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Eisenhower on Leadership

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Eisenhower on Leadership

Ike's Enduring Lessons in Total Victory Management


15 min read
10 take-aways
Audio & text

What's inside?

U.S. President and General Dwight D. Eisenhower can teach you a lot about courageous, ethical leadership.

Editorial Rating



  • Well Structured
  • Inspiring


U.S. Army General Dwight David Eisenhower was the Supreme Commander of Allied forces in Europe during World War II. A brilliant strategist and an expert in logistics and organization, Eisenhower planned Operation Overlord, the successful 1944 invasion of Europe by way of the English Channel. D-Day remains history’s largest amphibious assault. In 1945, at the height of his military power, Eisenhower commanded more than four million troops from five different nations. He functioned as a manager of managers, directing all military activities in Europe. He was, in effect, the “CEO” of the war in Europe – and indeed, in a letter to Lord Louis Mountbatten of Britain, Eisenhower described his role of Supreme Commander as that of a “chairman of a board.” How he successfully planned and coordinated the Allied military effort is the subject of this fascinating military history cum informative treatise on management by business writer Alan Axelrod. Axelrod applies Ike’s down-to-earth thinking to the management of organizations, people or important projects in a series of lessons – 232 of them, to be exact. This long, unprioritized list is more than most readers can really absorb. Nevertheless, getAbstract suggests that managers who want to learn what inspired, successful leadership truly means study this history of the European conflict from the uniquely informed perspective of Eisenhower, the ultimate insider.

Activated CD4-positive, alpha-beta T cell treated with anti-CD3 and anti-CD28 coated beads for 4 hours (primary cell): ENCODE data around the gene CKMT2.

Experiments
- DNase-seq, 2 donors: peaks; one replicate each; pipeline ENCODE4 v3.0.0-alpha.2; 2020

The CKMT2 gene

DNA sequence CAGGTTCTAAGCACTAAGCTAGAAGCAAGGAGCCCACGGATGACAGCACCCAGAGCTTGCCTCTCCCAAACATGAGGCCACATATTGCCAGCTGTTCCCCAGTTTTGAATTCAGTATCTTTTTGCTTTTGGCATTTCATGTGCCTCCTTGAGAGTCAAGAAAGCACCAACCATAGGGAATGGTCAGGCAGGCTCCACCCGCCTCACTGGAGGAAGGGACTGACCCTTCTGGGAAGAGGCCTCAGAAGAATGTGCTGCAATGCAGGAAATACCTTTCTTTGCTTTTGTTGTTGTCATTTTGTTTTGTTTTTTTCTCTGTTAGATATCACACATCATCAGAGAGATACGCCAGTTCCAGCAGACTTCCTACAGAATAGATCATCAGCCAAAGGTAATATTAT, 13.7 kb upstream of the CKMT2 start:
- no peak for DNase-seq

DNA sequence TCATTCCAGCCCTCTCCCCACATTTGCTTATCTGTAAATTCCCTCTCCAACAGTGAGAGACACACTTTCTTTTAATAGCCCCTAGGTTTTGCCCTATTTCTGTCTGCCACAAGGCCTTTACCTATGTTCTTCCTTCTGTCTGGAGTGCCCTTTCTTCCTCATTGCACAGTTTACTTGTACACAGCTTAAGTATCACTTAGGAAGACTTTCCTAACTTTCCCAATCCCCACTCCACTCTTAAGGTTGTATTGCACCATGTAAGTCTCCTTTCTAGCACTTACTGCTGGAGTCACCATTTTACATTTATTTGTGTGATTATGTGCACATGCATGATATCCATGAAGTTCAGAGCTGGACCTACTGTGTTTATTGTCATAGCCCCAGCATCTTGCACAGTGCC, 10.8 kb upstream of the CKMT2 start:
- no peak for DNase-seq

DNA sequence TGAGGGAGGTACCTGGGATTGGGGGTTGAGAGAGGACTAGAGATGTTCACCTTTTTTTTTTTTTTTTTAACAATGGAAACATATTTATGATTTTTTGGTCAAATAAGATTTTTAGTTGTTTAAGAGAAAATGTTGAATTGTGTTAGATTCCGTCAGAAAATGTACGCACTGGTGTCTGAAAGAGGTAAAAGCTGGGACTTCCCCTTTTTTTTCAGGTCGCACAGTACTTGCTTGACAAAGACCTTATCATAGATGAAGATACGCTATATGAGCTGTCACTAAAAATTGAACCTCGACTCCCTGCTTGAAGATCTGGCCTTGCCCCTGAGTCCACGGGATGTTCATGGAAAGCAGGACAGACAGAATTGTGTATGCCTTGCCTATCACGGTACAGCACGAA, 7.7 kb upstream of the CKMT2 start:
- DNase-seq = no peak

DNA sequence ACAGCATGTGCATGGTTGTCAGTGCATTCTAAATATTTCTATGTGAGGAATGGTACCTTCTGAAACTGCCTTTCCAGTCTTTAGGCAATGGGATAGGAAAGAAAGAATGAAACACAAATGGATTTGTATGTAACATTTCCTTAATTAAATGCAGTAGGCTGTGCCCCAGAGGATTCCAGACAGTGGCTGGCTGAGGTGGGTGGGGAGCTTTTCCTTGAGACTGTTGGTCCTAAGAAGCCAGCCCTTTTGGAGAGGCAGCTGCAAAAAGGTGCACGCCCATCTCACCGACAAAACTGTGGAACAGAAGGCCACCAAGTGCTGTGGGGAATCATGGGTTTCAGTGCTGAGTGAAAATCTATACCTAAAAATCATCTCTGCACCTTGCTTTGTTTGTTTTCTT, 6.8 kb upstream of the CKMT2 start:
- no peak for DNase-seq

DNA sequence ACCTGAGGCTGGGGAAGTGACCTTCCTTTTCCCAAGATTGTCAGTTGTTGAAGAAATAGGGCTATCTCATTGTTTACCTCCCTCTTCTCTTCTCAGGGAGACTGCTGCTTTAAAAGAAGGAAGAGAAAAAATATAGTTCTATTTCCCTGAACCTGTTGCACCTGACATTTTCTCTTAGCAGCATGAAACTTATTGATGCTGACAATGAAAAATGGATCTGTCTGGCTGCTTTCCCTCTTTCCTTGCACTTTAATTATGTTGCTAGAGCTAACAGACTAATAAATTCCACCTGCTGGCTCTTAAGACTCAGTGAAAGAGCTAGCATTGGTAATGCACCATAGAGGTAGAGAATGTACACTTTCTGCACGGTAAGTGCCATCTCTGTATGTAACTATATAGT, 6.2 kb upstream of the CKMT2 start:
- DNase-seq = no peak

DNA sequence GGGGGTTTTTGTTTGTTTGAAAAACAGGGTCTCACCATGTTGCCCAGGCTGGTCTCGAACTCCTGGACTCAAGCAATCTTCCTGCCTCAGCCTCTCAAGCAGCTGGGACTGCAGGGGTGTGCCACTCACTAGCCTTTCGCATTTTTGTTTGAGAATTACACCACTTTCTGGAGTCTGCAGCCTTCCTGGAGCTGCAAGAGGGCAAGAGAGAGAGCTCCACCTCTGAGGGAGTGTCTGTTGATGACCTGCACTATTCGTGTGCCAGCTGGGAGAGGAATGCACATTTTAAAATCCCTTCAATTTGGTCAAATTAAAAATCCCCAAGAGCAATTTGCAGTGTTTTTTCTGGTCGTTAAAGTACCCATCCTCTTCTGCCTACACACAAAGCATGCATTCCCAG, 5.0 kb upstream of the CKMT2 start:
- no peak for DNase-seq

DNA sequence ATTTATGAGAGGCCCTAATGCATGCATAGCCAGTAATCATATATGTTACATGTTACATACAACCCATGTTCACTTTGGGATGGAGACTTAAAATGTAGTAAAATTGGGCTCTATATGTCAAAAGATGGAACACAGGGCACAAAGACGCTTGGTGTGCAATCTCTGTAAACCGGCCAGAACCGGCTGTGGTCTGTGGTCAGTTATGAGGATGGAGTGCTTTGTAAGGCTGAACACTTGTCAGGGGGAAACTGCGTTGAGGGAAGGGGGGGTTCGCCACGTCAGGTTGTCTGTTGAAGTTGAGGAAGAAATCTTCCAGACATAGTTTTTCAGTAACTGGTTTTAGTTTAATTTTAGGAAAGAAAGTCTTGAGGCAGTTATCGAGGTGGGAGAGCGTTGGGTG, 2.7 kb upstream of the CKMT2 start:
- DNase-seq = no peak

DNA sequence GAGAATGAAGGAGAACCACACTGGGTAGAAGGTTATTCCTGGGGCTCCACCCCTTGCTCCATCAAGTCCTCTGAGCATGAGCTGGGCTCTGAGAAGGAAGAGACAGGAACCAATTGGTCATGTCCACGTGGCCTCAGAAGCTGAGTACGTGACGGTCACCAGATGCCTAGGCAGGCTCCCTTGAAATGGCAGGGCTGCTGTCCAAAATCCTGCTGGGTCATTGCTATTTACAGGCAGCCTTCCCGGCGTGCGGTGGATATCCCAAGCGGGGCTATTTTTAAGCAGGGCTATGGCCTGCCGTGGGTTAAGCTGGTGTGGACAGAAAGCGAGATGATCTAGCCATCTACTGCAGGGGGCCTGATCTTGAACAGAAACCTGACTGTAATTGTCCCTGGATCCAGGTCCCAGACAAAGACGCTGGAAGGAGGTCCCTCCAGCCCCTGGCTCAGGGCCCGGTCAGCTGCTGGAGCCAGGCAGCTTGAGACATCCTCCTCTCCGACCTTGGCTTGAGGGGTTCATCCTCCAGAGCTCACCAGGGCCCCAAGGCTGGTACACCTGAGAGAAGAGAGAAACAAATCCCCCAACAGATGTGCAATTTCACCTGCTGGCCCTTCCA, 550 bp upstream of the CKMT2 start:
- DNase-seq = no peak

The Supreme Commander

During World War II, General George C. Marshall Jr., U.S. Army Chief of Staff, promoted Dwight David Eisenhower, a little-known staff officer, over hundreds of senior officers to be the top commander of the American forces in North Africa, and then nominated him as Supreme Commander of the Allied forces in Europe.

For an American, this latter post was unique: No U.S. general before Eisenhower had led a military coalition representing different nations. What was Marshall thinking? He did not single out Eisenhower because of his heroic exploits on the battlefield: Eisenhower had spent his military career in administration and training. Instead, Marshall selected Eisenhower because of his superior leadership – in other words, management – abilities. He was a brilliant strategist. He knew how to plan and achieve objectives. He was able to direct and inspire others. He could get things done.

Most importantly, Eisenhower had an almost magical ability to work with personalities of all types. He was able to persuade temperamental military leaders such as U.S. Army General George S. Patton Jr., British Field Marshal Bernard Law Montgomery and Free...

About the Author

Alan Axelrod, a former English professor, is the author of two bestsellers, Patton on Leadership and Elizabeth I, CEO, and more than 60 other books on management and business topics.

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